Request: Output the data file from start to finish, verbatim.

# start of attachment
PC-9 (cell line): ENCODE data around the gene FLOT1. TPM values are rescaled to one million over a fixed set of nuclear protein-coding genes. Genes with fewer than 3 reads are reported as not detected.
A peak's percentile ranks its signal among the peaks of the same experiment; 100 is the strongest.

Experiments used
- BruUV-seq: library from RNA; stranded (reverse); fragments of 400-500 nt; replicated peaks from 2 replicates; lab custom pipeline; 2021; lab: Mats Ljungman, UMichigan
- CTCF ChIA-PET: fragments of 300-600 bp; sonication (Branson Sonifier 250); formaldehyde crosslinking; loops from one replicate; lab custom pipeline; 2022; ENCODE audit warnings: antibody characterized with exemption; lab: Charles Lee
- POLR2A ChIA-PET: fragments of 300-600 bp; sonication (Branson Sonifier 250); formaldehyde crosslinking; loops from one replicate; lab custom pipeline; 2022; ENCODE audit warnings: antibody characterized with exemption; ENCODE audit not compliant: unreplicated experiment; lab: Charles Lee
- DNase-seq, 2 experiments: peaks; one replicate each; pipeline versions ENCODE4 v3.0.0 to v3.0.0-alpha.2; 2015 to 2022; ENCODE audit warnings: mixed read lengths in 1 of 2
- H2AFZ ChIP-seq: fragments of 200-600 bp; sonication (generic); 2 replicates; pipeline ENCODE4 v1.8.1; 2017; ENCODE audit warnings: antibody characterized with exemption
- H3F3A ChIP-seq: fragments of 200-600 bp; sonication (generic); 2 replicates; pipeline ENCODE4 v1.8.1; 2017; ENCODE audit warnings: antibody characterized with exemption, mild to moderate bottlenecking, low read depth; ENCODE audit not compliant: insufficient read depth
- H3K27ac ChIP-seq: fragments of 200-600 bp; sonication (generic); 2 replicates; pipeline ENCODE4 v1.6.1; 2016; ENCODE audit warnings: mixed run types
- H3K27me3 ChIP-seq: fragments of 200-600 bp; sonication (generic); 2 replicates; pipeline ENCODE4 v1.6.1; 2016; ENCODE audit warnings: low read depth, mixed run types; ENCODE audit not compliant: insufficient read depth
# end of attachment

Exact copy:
PC-9 (cell line): ENCODE data around the gene FLOT1. TPM values are rescaled to one million over a fixed set of nuclear protein-coding genes. Genes with fewer than 3 reads are reported as not detected.
A peak's percentile ranks its signal among the peaks of the same experiment; 100 is the strongest.

Experiments used
- BruUV-seq: library from RNA; stranded (reverse); fragments of 400-500 nt; replicated peaks from 2 replicates; lab custom pipeline; 2021; lab: Mats Ljungman, UMichigan
- CTCF ChIA-PET: fragments of 300-600 bp; sonication (Branson Sonifier 250); formaldehyde crosslinking; loops from one replicate; lab custom pipeline; 2022; ENCODE audit warnings: antibody characterized with exemption; lab: Charles Lee
- POLR2A ChIA-PET: fragments of 300-600 bp; sonication (Branson Sonifier 250); formaldehyde crosslinking; loops from one replicate; lab custom pipeline; 2022; ENCODE audit warnings: antibody characterized with exemption; ENCODE audit not compliant: unreplicated experiment; lab: Charles Lee
- DNase-seq, 2 experiments: peaks; one replicate each; pipeline versions ENCODE4 v3.0.0 to v3.0.0-alpha.2; 2015 to 2022; ENCODE audit warnings: mixed read lengths in 1 of 2
- H2AFZ ChIP-seq: fragments of 200-600 bp; sonication (generic); 2 replicates; pipeline ENCODE4 v1.8.1; 2017; ENCODE audit warnings: antibody characterized with exemption
- H3F3A ChIP-seq: fragments of 200-600 bp; sonication (generic); 2 replicates; pipeline ENCODE4 v1.8.1; 2017; ENCODE audit warnings: antibody characterized with exemption, mild to moderate bottlenecking, low read depth; ENCODE audit not compliant: insufficient read depth
- H3K27ac ChIP-seq: fragments of 200-600 bp; sonication (generic); 2 replicates; pipeline ENCODE4 v1.6.1; 2016; ENCODE audit warnings: mixed run types
- H3K27me3 ChIP-seq: fragments of 200-600 bp; sonication (generic); 2 replicates; pipeline ENCODE4 v1.6.1; 2016; ENCODE audit warnings: low read depth, mixed run types; ENCODE audit not compliant: insufficient read depth